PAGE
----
Injured son of Jehovah’s Witnesses should receive transfusions

Family Law|December 9th 2014

The “very young son” of practicing Jehovah’s Witnesses should receive blood transfusions during surgery, a High Court has ruled.

An NHS Trust v Child B and Others was an emergency application brought by the family’s local NHS Trust. The boy, referred to as ‘B’, sustained serious burns in “an accident which was dealt with very expeditiously by his mother.”

Doctors determined that the boy needed skin grafts and there was an approximately 10 per cent chance that he would need a blood transfusion during the operation. However, as devout Jehovah’s Witnesses, the parents could not consent to this procedure.

The Jehovah’s Witnesses are a non-conformist Christian sect based in New York City. They believe blood transfusions are contrary to scripture.

The local NHS Trust applied to the High Court in London for a ruling on the best approach to B’s treatment. B’s father participated in the resulting hearing by telephone.

Mr Justice Moylan noted the opinion of doctors that B would be at risk of potentially life-threatening sepsis (blood poisoning) if they were obliged to carry out the surgery without being able to give the boy blood transfusions.

A consultant confirmed that a transfusion would be the only option if B lost blood during the surgery, and that any risks associated with transfusion would be very low.

The Judge was “entirely satisfied” that both the skin graft procedure and the possibility of blood transfusions were in the boy’s best interests.

“I, therefore, make the order in the terms sought by the NHS Trust.”

The Judge concluded by expressing his gratitude to B’s father for participating in the hearing and “clearly and calmly” explaining his and the mother’s religious views. He hoped the parents would understand the reasons for his judgement.

“I have no doubt at all that they love their son dearly.”

Read the full judgement here.

The Jehovah’s Witness doctrine that blood transfusions are sinful prompts regular legal clashes with the medical establishment. As recently as August, the High Court ruled that a 13 year-old boy with a serious immune disorder should receive blood transfusions despite his religious mother’s unwillingness to consent to the procedure.


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  1. Andrew says:

    What a nonsense that expensive publicly-funded litigation is necessary to reach this obvious conclusion.

  2. Luke says:

    I agree with Andrew on this, more than 5 minutes is too long for the Judge to make this decision – the child should not be subjected to the idiocy of the parents where harm can be caused.

  3. Red says:

    The child’s immune system is already damaged by his terrible injuries. I would think further undermining it with a blood transfusion is tantamount to attempted murder. In the guise of empathy, the Court’s decision genuinely threatens the life of this child.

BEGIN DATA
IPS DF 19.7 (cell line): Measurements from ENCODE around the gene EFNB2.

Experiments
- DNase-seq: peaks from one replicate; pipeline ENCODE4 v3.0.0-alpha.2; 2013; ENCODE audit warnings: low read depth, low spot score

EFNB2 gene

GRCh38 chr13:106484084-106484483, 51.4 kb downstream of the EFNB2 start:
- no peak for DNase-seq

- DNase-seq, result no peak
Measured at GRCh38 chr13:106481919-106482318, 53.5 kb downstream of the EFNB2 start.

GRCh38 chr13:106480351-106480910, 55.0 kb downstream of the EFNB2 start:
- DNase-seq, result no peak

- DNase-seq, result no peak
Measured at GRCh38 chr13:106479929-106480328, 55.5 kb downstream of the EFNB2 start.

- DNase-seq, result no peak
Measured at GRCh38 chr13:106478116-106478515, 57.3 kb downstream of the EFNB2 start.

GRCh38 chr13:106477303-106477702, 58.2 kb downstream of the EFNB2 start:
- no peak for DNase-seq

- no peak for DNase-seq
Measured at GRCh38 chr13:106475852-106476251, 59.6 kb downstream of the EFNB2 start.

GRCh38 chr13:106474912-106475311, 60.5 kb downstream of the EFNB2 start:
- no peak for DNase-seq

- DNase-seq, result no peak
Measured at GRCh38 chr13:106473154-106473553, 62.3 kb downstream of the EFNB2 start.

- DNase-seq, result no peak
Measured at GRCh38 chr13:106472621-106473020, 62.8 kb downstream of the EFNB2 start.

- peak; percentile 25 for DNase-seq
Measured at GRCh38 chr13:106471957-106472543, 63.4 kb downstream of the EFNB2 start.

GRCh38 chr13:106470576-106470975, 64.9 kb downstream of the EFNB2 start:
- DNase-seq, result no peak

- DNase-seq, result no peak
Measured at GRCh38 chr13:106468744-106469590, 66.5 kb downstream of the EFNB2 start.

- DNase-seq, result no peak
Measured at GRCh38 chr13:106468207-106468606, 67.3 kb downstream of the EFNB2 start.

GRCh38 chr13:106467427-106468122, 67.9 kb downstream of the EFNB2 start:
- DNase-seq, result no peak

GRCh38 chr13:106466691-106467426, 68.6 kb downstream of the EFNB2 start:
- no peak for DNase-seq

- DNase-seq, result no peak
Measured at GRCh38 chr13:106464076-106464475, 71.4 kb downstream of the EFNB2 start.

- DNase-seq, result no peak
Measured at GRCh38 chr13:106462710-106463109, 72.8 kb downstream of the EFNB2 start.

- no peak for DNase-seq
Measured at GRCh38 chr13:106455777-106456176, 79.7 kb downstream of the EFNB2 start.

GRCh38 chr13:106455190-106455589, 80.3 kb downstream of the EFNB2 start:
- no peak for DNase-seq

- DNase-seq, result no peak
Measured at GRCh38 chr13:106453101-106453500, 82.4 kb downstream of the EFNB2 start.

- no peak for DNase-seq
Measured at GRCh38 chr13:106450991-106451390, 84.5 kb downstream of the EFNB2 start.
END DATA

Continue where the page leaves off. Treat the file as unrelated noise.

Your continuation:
• Luke says:

      Yeah, let’s ignore all the views of the doctors actually examining the child and go with Red’s idea – Red’s bound to be right…..

      • Red says:

        This (link below) Washington Post article of May 6, 2013 written by reporter Sandra G. Boodman includes disturbing findings such as these:

        “Diagnoses that are missed, incorrect or delayed are believed to affect 10 to 20 percent of cases, far exceeding drug errors and surgery on the wrong patient or body part, both of which have received considerably more attention.

        “Recent studies underscore the extent and potential impact of such errors. A 2009 report funded by the (US) federal Agency for Healthcare Research and Quality found that 28 percent of 583 diagnostic mistakes reported anonymously by doctors were life-threatening or had resulted in death or permanent disability. A meta-analysis published last year in the journal BMJ Quality & Safety found that fatal diagnostic errors in U.S. intensive care units appear to equal the 40,500 deaths that result each year from breast cancer. And a new study of 190 errors at a VA hospital system in Texas found that many errors involved common diseases such as pneumonia and urinary tract infections; 87 percent had the potential for “considerable to severe harm” including “inevitable death.”


        One of the four core principles of medicine is: primum non nocere — first, do no harm. Unless the treating physicians can guarantee no further harm will come to the child by administering blood transfusion, and they can’t, this course of action should be rejected, and consultations should take place with, and assistance asked of, surgeons familiar with the arts involved in bloodless surgery.

        As a major concern with burn injuries is infection, anything that would deplete the boy’s already compromised immune system is flagrantly risky at best, and as I pointed out earlier, life threatening. A less toxic approach should be pursued and applied.

  4. mark sanderson says:

    Poor child is seriously injured and because a group of men in a plush New York office say that God told them their cult members must not accept blood or face being dis-fellowshipped

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